Why Mindfulness At Work?
Organisations that offer in-house mindfulness training report noticeable and sustained improvements in performance and productivity indices, reduced errors and workplace accidents, reduced absenteeism and burnout, and greater innovation and creativity. This could be one of the reasons why many companies, from Google to General Mills, are embracing workplace mindfulness programmes. Google’s famous “Search Inside Yourself” mindfulness course has been offered since 2007 and has a six-month waitlist. General Mills has trained three-hundred employees and ninety senior leaders in mindfulness since 2006, and Target has a Meditating Merchants programme since 2010. US insurance giant, Atena, calculated that productivity gains alone were about USD $3,000 per employee, equaling an eleven-to-one return on investment, after offering mindfulness programmes throughout its organisation. They also found that employees became more effective, gaining an average of 62 minutes per week of added productivity.
Another reason why many organisations offer mindfulness training to employees may be because mindfulness practice, and by extension the training expense, is backed by good science. Mindfulness meditation has been subject to hundreds of randomised clinical trials over the last 30 years, and research shows it is a reliable means of reducing both the intensity and frequency of the physiological, emotional, and behavioural impact of chronic stress on an individual. Because mindfulness practices work on the actual shape and structure of the brain, we can verifiably measure its impact on the stress response through measures like heart-rate variability and cortisol levels. What does this all mean? That mindfulness practice changes us from the inside - out, in ways that are measurable, quantifiable, and largely positive.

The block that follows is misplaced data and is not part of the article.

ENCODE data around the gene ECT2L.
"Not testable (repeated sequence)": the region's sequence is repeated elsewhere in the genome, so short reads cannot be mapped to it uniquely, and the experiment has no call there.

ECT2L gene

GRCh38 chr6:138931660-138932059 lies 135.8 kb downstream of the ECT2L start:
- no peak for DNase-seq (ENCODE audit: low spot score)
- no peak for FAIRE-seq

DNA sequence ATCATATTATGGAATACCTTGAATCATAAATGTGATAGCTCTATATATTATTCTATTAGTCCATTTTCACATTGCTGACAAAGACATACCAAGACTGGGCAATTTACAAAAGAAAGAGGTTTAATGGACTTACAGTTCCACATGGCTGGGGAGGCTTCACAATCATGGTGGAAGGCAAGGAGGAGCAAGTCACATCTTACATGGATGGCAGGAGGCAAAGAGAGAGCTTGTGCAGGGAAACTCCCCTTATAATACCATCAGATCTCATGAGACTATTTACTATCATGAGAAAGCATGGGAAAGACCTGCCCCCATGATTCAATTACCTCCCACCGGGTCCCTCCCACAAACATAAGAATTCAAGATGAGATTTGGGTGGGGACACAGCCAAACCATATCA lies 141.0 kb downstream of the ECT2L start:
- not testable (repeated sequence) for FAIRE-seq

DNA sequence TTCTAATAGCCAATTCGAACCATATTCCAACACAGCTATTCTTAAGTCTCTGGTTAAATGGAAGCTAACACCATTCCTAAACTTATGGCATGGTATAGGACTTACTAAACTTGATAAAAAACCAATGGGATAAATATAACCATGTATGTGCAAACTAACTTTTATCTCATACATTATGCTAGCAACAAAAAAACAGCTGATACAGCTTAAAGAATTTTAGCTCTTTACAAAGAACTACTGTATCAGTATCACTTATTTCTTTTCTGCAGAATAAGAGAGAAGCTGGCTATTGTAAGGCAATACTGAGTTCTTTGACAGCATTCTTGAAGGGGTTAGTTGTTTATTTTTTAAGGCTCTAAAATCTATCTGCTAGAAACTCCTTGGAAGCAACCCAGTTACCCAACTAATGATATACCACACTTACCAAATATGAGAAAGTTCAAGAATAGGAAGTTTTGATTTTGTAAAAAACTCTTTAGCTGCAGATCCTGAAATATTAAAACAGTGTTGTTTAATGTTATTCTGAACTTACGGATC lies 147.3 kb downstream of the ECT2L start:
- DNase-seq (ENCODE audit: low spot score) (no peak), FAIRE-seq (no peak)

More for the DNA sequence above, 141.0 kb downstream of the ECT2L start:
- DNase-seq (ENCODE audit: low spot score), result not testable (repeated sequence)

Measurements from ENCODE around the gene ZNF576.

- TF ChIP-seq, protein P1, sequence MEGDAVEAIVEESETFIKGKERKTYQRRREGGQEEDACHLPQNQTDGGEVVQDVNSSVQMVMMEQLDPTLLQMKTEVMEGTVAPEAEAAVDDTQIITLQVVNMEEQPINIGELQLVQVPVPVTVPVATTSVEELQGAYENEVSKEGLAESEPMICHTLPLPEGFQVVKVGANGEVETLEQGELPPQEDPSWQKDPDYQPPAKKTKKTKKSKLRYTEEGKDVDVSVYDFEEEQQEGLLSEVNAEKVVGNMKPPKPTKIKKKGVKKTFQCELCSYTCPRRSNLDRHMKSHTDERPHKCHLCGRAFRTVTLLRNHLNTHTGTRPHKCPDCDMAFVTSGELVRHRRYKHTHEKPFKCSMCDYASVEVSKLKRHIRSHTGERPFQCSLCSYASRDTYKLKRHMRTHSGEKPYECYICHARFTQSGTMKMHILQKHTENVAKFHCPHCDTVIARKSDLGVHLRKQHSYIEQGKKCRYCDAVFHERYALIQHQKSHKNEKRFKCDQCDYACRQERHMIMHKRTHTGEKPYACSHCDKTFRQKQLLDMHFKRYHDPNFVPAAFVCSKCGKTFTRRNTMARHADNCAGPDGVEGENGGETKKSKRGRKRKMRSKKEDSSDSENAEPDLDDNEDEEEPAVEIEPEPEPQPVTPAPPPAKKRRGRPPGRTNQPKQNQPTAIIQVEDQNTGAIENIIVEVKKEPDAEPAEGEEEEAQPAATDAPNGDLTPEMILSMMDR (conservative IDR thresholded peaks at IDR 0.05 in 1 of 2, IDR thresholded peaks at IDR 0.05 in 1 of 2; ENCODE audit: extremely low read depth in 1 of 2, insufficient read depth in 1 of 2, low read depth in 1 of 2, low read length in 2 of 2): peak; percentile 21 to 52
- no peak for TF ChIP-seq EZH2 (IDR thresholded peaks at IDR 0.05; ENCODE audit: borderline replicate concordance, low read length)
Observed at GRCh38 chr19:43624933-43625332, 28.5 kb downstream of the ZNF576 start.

Mindfulness In The Time Of Covid-19
Mindfulness in the workplace gives employees the practical real-life tools to keep operations going while managing the considerable stress and anxiety that accompany this pandemic. You may not have a wellness budget to match Google or General Mills, but there are some simple ways you can make your workplace a more mindful one at this time, even as many of us work from home. Online video conferencing software has made it possible for companies to start (or continue with) in-house mindfulness training with a qualified mindfulness teacher, so their employees have the support they need to take care of their mental health and stay focused and on task during these difficult times. Employees can also be encouraged to take care of their wellbeing by sprinkling mindful moments throughout their day. Try incorporating a “mindful minute” at the start of Zoom meetings to allow employees to settle down in the mind and body. Taking mini breathing breaks, doing some mindful stretches at the workstation, or having a self-care ritual to help transition into home-life at the end of the workday can also be helpful. If you are a people leader, ensure you are taking time to prioritize your own well-being. Steps like these may seem small, but they are powerful aids in cultivating a more mindful work environment. A little focused attention, practiced with intention, can make a huge impact on the health, productivity, and wellbeing of your workforce - which ultimately impacts the bottom line.